“Say ‘lettuce’ and spell ‘cup.’”
We see those photographs of us as children teasing each other and we call them keepsakes. A time we can’t return to, snapshots of the smallest versions of us literally experiencing everything for the first time in our lives.
Does that suggest that, because we are recycling the same emotions again and again, that we are not actually becoming bigger versions of ourselves, but the same tiny kids experiencing mutations of the same things—some stronger, some weaker?
“Stretch your mouth and say ‘pirate ship.’”
I’m taking pictures everyday. The way the wineglass sweats on the nightstand, the sun peeking through peonies, drunk spills at the bar. I used to be enamoured by the thought that a picture could keep a memory alive, and capture the people inhabiting it in a moment where they will never be the same people again. But I’ve come to realize that, upon flipping through old albums, these glossy photographs haunt me with everything I have ever lost, and all the people I used to be.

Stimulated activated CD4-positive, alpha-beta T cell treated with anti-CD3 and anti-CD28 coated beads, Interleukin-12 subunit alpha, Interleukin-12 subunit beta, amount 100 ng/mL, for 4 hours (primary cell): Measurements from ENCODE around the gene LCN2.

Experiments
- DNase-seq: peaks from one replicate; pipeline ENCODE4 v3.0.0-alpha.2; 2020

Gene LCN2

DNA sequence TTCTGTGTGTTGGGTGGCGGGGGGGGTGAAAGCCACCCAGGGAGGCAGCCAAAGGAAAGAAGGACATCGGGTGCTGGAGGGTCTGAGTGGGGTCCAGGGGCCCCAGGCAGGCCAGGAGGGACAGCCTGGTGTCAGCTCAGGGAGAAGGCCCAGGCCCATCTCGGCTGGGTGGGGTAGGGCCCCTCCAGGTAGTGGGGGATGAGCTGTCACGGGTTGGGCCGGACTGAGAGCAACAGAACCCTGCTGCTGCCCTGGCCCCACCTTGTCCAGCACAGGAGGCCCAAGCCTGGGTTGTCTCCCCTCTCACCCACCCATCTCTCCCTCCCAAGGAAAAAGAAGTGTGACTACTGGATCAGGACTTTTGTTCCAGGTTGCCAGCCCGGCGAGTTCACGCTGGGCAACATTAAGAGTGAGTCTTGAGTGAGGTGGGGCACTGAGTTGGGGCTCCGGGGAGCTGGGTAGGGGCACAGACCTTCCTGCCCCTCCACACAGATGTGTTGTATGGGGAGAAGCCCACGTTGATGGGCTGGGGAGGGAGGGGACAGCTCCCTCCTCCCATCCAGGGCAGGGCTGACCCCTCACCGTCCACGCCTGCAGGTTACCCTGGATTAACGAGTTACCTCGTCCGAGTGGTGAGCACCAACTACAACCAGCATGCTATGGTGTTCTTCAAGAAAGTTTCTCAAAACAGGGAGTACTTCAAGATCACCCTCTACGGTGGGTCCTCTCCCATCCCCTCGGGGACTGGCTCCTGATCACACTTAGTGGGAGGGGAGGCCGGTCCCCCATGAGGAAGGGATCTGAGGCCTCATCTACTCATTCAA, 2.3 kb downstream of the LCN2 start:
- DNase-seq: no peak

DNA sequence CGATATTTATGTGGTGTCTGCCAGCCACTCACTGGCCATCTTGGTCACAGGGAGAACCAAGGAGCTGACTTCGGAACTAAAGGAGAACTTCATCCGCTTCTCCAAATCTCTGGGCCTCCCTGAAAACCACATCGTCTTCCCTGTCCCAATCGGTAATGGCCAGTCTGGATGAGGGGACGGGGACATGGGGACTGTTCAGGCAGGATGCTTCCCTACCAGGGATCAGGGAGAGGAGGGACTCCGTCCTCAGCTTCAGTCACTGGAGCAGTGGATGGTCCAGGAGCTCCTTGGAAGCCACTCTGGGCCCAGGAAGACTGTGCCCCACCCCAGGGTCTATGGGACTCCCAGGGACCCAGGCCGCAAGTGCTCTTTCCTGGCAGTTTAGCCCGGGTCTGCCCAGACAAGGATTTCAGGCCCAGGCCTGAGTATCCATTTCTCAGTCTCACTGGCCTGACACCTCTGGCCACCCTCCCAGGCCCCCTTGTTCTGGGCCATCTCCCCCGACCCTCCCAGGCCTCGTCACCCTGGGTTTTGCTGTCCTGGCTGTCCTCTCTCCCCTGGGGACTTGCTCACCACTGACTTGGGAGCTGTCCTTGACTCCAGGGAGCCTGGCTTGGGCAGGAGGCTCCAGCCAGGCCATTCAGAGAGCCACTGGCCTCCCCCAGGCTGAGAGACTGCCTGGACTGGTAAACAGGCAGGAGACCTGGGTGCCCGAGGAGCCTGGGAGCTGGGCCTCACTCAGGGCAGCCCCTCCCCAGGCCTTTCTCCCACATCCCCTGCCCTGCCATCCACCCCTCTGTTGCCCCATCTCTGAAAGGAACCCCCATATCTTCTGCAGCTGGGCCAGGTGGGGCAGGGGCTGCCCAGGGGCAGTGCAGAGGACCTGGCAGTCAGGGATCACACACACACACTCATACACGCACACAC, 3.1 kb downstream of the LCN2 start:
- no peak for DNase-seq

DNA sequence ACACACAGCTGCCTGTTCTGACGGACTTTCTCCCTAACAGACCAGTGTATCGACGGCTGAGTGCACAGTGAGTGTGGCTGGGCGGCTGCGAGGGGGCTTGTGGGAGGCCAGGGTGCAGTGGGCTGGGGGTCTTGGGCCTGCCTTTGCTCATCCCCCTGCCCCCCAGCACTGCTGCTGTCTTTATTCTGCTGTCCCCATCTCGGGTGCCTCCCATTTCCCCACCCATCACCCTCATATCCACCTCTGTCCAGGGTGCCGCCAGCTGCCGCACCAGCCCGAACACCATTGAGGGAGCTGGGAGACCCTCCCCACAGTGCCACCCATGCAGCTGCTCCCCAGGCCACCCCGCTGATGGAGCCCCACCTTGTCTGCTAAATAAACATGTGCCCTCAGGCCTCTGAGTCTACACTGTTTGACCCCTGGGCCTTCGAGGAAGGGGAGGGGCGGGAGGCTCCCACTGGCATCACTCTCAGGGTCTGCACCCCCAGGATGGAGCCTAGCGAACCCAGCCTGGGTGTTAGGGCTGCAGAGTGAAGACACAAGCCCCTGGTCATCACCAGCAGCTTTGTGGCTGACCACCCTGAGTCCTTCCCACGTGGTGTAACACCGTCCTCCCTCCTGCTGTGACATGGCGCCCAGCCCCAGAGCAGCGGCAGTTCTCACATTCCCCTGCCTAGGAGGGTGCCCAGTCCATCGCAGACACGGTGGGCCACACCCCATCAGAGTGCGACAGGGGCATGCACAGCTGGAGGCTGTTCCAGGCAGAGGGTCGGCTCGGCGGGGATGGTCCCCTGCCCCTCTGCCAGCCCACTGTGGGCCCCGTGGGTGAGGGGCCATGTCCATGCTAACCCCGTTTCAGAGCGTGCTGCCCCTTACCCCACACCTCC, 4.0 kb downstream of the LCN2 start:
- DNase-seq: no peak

I remember a childhood April afternoon, when we flooded in from recess and my blond crush stood by his locker across the hallway and mouthed that he loved me.
“Stick out your tongue and say ‘apple.’”
But I have played these games before, and I knew if you thought about the words and warped your mouth in your mind for long enough, you’d never be bullied again.
I turned away from his smile and headed for class, because I understood that even the ones you want to love will always fit into elephant shoes.